Price rises for new homes in China slowed in March for the third straight month, an independent survey shows, as authorities say they are looking to curb high housing costs.
The average price of a new home in 100 major cities rose 10.04 per cent year-on-year in March to 11,002 yuan ($A1,920.06) per square metre, according to the China Index Academy which compiled the survey, released late Monday.
The increase compared with a rise of 10.79 per cent in February, according to the academy, the research unit of real estate website operator Soufun.
The number of cities where new home prices grew by more than one per cent decreased, the academy said in its release, which “indicates real estate prices in most cities are steadying further”.
The government has sought for more than three years to contain rising property prices, while also promising to increase the supply of affordable housing with price increases stoking discontent among ordinary citizens.
But at the same time local authorities in China make much of their income from land sales to developers.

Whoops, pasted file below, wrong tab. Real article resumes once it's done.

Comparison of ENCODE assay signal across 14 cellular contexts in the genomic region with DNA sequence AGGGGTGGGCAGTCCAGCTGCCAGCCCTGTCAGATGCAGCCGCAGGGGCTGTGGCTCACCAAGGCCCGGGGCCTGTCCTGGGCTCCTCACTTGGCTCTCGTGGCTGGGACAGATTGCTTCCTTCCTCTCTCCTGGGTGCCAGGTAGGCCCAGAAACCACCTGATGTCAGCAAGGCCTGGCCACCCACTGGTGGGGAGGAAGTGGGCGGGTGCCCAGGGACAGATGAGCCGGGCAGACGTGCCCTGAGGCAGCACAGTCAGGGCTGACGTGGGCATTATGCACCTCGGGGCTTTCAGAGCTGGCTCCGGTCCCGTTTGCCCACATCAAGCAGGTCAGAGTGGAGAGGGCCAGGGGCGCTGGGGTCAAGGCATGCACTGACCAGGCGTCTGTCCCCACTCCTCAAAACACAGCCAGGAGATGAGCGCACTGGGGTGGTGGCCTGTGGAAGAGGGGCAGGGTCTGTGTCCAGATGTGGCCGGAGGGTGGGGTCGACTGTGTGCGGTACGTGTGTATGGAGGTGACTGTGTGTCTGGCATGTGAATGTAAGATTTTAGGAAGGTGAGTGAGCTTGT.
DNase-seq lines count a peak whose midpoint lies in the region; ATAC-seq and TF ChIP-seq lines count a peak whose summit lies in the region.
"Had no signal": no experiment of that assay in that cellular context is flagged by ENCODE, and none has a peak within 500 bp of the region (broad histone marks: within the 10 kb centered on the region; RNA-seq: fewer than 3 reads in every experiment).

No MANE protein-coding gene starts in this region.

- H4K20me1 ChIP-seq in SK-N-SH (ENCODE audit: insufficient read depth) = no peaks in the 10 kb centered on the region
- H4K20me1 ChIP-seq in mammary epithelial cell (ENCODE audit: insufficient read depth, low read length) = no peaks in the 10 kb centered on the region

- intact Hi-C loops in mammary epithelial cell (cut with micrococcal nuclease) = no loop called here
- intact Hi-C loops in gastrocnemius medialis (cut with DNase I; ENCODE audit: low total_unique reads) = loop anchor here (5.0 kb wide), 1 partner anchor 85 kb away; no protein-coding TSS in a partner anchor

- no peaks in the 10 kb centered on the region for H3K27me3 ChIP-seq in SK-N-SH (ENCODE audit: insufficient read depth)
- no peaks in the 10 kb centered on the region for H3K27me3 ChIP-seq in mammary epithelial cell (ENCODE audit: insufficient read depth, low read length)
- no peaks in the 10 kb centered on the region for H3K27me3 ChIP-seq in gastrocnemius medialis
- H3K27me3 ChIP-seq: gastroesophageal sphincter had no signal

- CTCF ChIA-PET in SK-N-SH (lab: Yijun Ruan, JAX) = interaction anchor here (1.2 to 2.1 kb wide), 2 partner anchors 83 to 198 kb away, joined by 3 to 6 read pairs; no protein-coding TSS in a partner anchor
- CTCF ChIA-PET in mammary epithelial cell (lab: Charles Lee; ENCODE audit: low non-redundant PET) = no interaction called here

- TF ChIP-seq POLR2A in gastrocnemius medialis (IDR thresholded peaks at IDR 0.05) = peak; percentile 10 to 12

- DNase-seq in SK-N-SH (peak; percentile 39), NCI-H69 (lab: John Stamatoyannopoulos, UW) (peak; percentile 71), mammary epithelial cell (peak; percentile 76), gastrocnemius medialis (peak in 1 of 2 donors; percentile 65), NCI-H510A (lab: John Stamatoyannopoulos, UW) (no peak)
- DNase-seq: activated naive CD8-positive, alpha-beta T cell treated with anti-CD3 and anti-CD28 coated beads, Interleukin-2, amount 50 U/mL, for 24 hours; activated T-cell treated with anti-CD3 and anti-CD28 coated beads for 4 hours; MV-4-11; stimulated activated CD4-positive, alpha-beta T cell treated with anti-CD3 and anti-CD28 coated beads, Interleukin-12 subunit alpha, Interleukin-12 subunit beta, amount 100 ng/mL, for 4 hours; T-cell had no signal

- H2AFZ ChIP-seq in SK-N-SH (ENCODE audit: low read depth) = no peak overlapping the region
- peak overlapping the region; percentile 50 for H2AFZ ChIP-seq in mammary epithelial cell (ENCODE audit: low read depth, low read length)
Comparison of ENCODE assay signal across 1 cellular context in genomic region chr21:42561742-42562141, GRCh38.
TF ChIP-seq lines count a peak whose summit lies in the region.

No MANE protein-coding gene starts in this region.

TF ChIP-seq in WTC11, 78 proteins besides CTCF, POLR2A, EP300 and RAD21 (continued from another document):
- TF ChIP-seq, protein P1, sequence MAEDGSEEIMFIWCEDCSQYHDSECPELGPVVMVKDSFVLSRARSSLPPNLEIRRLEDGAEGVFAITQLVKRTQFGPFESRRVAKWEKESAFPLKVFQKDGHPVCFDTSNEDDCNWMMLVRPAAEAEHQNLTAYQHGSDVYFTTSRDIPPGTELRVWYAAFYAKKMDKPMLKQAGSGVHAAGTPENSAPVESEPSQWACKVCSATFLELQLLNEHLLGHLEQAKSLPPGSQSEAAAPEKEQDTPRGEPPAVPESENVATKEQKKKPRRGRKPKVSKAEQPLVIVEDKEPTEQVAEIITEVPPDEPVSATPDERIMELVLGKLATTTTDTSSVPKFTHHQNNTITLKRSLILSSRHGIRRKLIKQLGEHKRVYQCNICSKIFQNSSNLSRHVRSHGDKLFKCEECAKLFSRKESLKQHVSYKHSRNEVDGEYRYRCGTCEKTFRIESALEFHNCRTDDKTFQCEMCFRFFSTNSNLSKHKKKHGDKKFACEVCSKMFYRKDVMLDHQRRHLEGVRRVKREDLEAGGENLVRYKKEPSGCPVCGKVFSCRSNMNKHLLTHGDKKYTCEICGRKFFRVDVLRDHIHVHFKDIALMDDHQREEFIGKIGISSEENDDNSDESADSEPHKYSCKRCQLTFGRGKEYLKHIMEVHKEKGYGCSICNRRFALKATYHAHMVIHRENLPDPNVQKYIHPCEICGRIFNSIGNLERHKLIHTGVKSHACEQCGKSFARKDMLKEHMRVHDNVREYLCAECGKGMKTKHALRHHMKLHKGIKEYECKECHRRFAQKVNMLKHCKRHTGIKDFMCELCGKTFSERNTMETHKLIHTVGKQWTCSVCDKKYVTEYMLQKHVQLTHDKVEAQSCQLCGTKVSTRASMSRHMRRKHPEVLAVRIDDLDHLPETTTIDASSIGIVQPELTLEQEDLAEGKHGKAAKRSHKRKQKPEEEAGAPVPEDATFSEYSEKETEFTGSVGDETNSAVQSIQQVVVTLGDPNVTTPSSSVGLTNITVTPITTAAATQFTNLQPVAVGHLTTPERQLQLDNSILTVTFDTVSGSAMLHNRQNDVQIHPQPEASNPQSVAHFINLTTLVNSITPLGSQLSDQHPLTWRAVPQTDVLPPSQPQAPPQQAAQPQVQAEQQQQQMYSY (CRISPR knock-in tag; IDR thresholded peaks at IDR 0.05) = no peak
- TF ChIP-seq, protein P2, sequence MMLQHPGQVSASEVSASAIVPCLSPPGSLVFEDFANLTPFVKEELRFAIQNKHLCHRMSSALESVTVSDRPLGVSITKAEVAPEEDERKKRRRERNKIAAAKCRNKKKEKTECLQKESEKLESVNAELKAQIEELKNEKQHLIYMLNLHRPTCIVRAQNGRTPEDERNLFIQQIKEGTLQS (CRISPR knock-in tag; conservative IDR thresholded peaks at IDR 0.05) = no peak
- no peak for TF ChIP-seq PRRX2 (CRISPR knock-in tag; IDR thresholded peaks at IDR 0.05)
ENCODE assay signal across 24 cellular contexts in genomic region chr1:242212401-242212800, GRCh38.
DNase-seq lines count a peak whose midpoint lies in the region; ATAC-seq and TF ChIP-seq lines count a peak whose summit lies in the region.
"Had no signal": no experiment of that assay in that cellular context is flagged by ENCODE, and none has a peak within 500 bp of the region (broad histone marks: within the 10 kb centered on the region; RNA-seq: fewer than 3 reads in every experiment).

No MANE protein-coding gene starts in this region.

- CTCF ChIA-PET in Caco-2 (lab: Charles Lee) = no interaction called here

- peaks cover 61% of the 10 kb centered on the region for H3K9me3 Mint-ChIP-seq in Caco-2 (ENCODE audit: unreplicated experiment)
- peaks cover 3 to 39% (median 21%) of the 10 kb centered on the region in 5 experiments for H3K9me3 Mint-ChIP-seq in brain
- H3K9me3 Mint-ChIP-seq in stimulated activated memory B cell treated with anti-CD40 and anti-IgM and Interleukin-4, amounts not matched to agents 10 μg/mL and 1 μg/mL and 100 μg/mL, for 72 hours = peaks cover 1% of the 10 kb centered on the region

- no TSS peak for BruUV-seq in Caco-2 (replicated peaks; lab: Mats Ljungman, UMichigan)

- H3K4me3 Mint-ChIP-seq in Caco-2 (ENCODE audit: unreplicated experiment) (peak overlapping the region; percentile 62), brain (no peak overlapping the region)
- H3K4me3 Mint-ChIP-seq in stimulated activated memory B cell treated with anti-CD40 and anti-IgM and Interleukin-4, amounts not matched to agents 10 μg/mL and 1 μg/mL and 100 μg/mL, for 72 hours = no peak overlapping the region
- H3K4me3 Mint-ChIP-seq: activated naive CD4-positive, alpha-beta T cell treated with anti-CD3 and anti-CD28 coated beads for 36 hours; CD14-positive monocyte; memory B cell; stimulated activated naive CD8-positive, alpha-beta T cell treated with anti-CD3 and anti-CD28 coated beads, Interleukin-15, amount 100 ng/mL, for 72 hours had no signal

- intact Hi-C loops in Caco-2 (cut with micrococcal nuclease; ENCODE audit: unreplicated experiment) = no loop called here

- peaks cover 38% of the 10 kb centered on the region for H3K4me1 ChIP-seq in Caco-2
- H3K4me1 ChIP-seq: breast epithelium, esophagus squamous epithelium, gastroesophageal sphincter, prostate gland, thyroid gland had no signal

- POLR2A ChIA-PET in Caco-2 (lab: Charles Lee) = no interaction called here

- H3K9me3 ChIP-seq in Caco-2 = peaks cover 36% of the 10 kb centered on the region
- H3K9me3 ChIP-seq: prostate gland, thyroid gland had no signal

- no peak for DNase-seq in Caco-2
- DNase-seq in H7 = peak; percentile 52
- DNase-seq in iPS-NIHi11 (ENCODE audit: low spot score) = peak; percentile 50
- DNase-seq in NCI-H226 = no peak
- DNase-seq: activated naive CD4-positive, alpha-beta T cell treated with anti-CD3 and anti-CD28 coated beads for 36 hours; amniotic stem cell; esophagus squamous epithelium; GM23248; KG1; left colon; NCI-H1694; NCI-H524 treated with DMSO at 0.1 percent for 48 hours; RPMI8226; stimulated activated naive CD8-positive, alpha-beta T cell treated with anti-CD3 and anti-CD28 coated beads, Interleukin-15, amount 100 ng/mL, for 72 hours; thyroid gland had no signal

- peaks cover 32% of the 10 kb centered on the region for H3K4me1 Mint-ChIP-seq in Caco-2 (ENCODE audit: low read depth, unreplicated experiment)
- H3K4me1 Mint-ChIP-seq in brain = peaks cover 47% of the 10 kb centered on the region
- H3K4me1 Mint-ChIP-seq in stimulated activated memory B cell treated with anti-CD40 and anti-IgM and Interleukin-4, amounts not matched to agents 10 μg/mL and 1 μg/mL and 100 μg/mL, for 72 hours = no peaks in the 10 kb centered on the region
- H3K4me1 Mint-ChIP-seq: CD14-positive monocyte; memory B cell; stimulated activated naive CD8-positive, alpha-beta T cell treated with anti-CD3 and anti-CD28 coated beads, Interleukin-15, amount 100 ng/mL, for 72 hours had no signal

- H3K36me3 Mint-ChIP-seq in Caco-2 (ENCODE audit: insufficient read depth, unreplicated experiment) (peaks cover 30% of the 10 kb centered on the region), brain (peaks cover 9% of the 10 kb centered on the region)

Market control measures have included restrictions on purchases of second and third homes, higher minimum down-payments and taxes in some cities on multiple and non-locally owned homes.
Prices in March rose 0.38 per cent from the previous month, the data showed, slowing from February’s increase of 0.54 per cent, but still marking the 22nd straight month-on-month gain.
Beijing led the rise in new home prices among the 10 biggest Chinese cities in March, with the average cost increasing 27.13 per cent year-on-year to 33,069 yuan per square metre, the data showed.
Prices in the southern city of Guangzhou increased 20.48 per cent year-on-year and those in nearby Shenzhen gained 19.02 per cent.
In Shanghai, China’s commercial capital, the average cost of a new home came to 32,339 yuan per square metre, up 14.89 per cent from the same month a year ago.